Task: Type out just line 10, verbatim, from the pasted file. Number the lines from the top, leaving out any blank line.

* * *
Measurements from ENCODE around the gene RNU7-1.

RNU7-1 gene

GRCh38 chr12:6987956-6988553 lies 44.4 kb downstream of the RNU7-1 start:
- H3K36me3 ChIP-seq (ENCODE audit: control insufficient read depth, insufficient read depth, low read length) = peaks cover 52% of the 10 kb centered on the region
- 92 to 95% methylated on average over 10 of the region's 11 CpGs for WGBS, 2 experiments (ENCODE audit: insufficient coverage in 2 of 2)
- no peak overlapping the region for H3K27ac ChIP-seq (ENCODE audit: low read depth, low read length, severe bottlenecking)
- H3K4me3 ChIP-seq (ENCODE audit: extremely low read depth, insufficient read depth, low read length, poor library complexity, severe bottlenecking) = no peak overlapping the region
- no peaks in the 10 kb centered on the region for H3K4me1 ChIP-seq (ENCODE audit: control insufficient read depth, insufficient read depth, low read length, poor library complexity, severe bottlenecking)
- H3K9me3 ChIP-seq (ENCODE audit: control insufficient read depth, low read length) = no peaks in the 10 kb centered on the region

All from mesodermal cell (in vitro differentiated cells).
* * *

All from mesodermal cell (in vitro differentiated cells).